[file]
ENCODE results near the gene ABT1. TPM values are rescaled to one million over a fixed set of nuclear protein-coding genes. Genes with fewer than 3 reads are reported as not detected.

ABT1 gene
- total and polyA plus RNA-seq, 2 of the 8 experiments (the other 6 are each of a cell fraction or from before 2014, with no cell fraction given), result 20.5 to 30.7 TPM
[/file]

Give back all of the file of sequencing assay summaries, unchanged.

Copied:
ENCODE results near the gene ABT1. TPM values are rescaled to one million over a fixed set of nuclear protein-coding genes. Genes with fewer than 3 reads are reported as not detected.

ABT1 gene
- total and polyA plus RNA-seq, 2 of the 8 experiments (the other 6 are each of a cell fraction or from before 2014, with no cell fraction given), result 20.5 to 30.7 TPM